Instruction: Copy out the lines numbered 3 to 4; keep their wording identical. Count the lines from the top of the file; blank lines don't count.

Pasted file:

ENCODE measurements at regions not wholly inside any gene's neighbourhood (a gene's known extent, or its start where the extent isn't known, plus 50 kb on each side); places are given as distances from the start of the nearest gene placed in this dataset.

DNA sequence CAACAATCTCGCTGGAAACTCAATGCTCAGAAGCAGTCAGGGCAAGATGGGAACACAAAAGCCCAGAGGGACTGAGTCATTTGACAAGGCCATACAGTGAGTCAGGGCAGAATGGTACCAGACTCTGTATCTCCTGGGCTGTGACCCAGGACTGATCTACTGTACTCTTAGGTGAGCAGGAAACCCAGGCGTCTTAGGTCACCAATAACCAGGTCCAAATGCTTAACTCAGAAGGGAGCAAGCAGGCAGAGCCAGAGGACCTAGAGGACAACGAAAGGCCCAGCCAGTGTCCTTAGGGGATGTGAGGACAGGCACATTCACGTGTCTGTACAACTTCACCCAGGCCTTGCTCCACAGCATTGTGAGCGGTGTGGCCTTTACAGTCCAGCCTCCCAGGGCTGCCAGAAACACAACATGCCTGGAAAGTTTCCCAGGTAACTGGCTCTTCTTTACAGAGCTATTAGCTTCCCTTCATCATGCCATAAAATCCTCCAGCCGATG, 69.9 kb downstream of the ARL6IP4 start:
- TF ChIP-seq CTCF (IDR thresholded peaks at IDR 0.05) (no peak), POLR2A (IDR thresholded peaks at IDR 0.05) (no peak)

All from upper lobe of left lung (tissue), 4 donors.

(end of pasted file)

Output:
- TF ChIP-seq CTCF (IDR thresholded peaks at IDR 0.05) (no peak), POLR2A (IDR thresholded peaks at IDR 0.05) (no peak)

All from upper lobe of left lung (tissue), 4 donors.